Our Common Future | Our Land, Seas and Environment

Protecting Scotland's Animals

The Scottish Greens recognise that animals are sentient beings that experience feelings, including contentment, joy, pain and suffering, and we believe this key principle should be enshrined in law. We are committed to ending animal suffering at the hands of people, and to promoting a new relationship with all animals that is based on respect and compassion. We will work towards ending all bloodsports, and to rooting out and ending animal cruelty in any aspect of our society, including in farming, sport and medical research.

Green Impact

Scottish Green achievements in the last 5 years include:

  • Stopped the slaughter of mountain hares
  • Got P&O Ferries to end the transport of live calves from Scotland to Europe
  • Ensured Scotland’s beavers received protected status, and championed an end to their killing


In 2002 the Scottish Parliament attempted to ban this cruel practice, but the law is riddled with loopholes. Almost twenty years later, fox hunting continues much as it used to. There are still ten mounted fox hunts and a number of footpacks in operation, and the use of  terriers in fox ‘control’  is widespread. In the last Parliament Green MSP Alison Johnstone published detailed proposals that would deliver the watertight ban we need. We will deliver this legislation in the next Parliament.


The Scottish Greens oppose bloodsports. We see no justification for animals suffering and being killed for pleasure, and therefore support a ban on driven grouse shooting. This practice dominates the Scottish uplands, with between 12 and 18% of land in Scotland managed primarily to produce grouse for shooting. Management of intensive grouse moors itself causes many wider animal welfare and environmental concerns as it involves the routine killing of other wildlife species like foxes, stoats, weasels, and crows. The Scottish Government has pledged to introduce licensing for grouse moors in the next Parliament.

The Scottish Greens will ensure licensing of grouse moors:


Intensive farming continues to be a challenge to animal welfare standards in Scotland, particularly in the poultry and pork sectors. In 2020, there were 14.4m chickens and 337,000 pigs in Scotland, a high proportion of which spend their entire lives indoors, in conditions barely better than those banned by the EU.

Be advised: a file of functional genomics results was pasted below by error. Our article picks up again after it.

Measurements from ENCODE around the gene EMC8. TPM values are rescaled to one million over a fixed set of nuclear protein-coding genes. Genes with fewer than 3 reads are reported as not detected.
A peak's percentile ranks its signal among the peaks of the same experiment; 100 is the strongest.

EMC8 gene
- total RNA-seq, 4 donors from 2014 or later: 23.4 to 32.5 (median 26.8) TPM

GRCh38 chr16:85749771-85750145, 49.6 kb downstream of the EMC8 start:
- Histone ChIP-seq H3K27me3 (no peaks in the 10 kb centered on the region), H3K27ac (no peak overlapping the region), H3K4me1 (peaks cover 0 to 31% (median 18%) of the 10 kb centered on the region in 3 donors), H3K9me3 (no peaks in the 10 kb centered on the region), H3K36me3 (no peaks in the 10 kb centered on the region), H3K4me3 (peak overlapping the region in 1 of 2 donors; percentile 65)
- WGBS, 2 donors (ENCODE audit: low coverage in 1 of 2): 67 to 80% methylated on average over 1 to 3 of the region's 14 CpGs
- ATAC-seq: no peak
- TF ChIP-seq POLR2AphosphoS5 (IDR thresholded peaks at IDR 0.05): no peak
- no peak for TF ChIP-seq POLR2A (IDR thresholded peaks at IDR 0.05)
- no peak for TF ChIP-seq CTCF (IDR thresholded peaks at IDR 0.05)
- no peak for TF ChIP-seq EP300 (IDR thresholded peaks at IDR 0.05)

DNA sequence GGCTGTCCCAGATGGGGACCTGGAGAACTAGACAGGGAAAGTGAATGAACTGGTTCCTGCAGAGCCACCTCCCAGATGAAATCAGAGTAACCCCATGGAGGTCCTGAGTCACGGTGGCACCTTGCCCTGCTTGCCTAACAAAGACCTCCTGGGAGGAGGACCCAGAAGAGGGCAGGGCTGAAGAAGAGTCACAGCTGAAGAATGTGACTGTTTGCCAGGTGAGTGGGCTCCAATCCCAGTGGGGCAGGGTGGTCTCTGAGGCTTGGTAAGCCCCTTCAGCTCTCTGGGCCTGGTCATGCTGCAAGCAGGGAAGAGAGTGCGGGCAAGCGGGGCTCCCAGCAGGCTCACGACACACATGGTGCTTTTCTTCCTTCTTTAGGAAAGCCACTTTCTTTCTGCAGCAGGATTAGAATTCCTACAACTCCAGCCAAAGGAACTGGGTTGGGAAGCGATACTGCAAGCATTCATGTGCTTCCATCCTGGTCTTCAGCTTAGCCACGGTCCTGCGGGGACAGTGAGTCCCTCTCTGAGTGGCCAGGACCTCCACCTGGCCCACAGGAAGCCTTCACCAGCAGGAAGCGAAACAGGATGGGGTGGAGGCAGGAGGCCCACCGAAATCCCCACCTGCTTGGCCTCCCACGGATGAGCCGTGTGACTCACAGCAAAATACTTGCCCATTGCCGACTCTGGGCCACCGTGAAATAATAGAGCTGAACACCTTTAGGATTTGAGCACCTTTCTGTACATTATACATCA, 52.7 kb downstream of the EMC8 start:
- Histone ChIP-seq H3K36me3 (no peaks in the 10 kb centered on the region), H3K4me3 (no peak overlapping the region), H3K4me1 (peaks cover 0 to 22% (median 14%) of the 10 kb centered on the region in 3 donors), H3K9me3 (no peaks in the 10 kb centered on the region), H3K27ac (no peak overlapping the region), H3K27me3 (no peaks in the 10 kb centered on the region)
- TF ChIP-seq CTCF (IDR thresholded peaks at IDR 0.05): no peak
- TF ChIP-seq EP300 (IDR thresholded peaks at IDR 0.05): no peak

The Scottish Greens will:


In 2021 new requirements come into force for the licensing of pet vending, animal rehoming, animal shelters and sanctuaries, and the breeding of dogs, cats and rabbits. The Scottish Greens worked to ensure these requirements were fit for purpose, and in the next session we will focus on their robust implementation. We will also introduce a complete ban on the use of shock collars and other pain based animal training aids, and reverse the SNP Government’s decision in the last Parliament to re-introduce the docking of puppy tails for hunting and other ‘working’ dogs.

The Scottish Greens will ban the breeding, import and export of dogs for racing, ending greyhound racing in Scotland. Racing dogs typically experience a life of neglect in isolated confinement, many are drugged with Class A substances to race, and all are at high risk of lethal injury due to intensive racing. Most don’t receive adequate health care and often suffer from malnutrition and untreated illness and injury. At least 10,000 dogs are deemed surplus to requirement by the UK industry every year and while charities re-home some, many are abandoned, killed or sold for dissection.


Wildlife trapping continues to be widespread across Scotland, and the use of traps is poorly regulated, causing unnecessary suffering at a very large scale. The Scottish Greens will ban glue traps, snares and Larsen traps.

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